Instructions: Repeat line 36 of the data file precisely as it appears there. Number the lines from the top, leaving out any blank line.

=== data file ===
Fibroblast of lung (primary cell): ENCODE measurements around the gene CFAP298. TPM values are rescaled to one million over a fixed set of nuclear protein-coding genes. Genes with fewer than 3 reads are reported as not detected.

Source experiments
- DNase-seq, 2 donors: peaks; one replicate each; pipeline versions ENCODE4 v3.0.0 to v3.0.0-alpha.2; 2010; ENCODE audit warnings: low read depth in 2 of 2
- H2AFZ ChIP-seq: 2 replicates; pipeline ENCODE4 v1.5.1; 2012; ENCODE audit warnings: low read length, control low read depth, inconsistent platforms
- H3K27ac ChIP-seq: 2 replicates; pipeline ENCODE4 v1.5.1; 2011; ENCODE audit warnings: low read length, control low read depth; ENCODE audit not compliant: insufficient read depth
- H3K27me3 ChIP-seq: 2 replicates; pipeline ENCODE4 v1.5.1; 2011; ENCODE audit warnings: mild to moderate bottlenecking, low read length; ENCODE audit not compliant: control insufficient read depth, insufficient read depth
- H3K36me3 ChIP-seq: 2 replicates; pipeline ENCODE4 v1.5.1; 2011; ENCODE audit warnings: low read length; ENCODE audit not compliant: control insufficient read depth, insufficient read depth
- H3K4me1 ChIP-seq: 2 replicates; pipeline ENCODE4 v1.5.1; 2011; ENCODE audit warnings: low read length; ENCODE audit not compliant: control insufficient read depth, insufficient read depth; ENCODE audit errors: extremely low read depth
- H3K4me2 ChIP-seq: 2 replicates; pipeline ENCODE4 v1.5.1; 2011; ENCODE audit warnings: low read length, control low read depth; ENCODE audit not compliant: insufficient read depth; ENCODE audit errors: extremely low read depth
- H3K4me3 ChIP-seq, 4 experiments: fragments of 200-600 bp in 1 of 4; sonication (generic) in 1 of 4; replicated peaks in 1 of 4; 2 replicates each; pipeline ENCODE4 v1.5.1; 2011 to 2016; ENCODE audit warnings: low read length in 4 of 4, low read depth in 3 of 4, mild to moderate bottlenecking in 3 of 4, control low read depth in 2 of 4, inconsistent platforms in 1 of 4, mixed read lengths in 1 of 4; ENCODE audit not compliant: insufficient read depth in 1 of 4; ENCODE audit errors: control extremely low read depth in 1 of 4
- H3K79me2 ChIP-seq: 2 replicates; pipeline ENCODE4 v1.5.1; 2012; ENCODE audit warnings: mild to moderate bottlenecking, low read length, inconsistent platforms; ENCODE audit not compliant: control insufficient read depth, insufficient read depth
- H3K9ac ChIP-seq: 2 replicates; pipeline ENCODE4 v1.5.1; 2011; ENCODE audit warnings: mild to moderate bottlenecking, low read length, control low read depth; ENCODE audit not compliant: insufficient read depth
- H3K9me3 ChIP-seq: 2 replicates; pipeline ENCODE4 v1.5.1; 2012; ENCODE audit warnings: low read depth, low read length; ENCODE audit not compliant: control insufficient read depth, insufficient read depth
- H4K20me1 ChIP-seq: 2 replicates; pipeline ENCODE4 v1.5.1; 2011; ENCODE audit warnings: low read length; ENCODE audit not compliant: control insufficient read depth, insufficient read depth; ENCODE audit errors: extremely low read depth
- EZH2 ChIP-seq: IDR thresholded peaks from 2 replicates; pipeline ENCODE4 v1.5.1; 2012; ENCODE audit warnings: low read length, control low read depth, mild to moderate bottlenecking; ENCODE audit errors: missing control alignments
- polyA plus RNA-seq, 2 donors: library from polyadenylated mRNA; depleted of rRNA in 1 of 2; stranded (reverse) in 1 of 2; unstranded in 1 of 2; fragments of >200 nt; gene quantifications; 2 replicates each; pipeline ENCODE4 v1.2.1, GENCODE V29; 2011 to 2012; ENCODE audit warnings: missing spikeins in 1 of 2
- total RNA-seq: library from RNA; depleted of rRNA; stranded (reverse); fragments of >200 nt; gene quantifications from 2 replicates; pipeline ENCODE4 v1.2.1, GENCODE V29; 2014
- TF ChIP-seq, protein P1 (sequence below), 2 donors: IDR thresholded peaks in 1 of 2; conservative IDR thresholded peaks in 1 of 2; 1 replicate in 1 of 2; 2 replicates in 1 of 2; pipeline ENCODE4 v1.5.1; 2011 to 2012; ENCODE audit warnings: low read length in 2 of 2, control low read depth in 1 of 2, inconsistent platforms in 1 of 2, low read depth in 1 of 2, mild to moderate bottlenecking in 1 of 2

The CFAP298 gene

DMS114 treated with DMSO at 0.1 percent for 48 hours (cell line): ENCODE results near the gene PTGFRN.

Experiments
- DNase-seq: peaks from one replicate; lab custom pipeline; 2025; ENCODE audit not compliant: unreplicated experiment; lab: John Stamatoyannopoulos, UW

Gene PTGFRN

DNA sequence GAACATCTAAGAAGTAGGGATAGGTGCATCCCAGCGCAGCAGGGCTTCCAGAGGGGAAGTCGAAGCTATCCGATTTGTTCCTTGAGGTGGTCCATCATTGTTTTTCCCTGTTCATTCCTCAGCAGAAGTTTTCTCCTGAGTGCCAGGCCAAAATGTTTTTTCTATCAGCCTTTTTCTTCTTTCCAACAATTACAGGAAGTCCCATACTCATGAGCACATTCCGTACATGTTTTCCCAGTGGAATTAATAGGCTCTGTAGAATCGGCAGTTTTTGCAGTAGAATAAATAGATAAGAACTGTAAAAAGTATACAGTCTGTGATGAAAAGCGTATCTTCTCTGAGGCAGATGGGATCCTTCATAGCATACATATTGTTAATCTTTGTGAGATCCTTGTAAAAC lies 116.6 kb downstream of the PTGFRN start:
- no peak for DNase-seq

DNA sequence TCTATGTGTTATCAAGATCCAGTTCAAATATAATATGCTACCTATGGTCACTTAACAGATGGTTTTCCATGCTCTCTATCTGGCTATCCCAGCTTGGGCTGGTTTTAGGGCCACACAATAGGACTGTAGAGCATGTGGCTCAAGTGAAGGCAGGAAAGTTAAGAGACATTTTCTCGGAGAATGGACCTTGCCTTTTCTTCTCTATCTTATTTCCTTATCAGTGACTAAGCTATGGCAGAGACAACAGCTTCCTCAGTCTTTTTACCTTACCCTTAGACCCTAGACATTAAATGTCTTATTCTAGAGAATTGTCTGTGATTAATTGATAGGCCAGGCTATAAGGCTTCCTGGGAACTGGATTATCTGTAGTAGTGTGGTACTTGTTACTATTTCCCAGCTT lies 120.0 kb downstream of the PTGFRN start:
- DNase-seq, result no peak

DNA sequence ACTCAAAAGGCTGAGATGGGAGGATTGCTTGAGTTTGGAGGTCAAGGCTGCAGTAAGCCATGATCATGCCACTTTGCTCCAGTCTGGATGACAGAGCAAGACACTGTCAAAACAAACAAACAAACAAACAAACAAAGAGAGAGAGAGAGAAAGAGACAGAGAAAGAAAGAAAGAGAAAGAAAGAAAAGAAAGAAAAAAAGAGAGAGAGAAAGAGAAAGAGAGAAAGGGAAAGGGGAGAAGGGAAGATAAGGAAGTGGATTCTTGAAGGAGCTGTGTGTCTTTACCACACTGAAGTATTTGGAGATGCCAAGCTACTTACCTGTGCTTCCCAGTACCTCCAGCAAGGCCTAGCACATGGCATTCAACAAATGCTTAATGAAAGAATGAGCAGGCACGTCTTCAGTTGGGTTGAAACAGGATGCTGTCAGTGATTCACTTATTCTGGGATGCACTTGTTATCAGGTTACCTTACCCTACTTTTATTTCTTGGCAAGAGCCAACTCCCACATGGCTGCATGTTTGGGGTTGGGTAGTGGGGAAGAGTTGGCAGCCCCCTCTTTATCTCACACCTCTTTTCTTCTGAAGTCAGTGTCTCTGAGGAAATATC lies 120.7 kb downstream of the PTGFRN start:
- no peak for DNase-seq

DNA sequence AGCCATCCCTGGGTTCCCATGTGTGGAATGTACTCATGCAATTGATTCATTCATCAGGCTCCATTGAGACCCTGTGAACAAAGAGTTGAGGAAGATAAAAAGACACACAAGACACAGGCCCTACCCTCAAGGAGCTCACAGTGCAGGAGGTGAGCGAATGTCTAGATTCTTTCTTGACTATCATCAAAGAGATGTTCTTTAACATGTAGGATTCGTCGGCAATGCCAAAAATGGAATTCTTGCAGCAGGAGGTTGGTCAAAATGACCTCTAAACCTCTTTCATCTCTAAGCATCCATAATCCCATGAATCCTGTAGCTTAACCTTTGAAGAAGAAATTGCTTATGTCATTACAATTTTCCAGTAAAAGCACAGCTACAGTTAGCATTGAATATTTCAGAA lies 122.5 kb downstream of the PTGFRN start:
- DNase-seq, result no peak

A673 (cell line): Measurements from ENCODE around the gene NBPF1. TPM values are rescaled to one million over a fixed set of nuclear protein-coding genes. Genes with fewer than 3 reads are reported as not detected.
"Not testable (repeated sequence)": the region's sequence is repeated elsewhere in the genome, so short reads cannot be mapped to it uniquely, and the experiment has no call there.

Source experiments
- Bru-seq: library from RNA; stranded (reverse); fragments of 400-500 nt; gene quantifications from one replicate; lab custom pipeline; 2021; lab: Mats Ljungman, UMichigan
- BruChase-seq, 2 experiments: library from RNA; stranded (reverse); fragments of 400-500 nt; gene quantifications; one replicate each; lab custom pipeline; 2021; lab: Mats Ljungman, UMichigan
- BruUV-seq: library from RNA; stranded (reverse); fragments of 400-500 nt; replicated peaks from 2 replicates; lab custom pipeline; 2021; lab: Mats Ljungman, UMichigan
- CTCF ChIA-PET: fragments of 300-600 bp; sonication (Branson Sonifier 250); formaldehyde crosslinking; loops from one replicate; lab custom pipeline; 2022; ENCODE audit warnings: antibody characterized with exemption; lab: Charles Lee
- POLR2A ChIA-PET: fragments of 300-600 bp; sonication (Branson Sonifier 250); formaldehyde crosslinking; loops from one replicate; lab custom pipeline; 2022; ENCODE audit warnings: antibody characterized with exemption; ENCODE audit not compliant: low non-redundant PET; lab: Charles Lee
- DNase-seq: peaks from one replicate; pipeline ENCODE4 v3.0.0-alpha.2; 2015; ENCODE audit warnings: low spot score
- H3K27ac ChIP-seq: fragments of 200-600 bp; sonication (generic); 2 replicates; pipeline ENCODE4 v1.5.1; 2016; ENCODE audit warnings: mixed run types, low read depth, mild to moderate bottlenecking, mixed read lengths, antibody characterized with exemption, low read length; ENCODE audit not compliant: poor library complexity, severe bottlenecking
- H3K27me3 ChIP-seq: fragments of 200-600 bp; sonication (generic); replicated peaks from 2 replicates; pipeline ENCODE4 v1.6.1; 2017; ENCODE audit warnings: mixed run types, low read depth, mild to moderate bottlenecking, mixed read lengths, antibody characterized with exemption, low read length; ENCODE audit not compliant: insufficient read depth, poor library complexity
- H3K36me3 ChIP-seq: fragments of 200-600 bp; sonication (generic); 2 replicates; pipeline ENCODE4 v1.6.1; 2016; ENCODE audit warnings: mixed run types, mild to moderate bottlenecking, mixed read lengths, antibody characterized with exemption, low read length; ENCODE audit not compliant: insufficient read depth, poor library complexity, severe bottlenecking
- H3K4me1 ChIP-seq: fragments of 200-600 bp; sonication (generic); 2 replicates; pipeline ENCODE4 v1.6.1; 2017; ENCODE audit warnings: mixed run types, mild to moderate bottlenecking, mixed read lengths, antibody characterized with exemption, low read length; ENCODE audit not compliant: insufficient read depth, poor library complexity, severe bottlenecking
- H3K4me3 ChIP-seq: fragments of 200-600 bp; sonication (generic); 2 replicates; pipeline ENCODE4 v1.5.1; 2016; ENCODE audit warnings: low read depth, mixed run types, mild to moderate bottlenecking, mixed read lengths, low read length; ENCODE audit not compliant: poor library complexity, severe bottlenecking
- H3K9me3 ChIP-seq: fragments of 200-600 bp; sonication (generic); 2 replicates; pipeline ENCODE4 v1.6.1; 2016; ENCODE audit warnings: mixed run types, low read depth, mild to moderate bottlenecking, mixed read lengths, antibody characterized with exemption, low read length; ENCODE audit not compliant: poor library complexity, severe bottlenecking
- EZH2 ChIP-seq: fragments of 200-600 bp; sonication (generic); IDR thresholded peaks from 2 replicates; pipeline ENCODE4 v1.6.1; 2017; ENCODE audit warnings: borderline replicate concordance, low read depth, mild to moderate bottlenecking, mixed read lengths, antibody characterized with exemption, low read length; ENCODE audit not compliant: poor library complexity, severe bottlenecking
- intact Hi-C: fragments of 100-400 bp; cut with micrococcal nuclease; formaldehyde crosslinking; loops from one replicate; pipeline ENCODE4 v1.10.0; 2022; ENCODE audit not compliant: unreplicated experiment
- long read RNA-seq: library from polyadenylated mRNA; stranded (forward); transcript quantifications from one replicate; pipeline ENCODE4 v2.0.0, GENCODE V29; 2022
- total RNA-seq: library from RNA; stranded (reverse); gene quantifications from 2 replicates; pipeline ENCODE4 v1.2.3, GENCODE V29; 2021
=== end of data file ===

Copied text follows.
- BruChase-seq, 2 experiments: library from RNA; stranded (reverse); fragments of 400-500 nt; gene quantifications; one replicate each; lab custom pipeline; 2021; lab: Mats Ljungman, UMichigan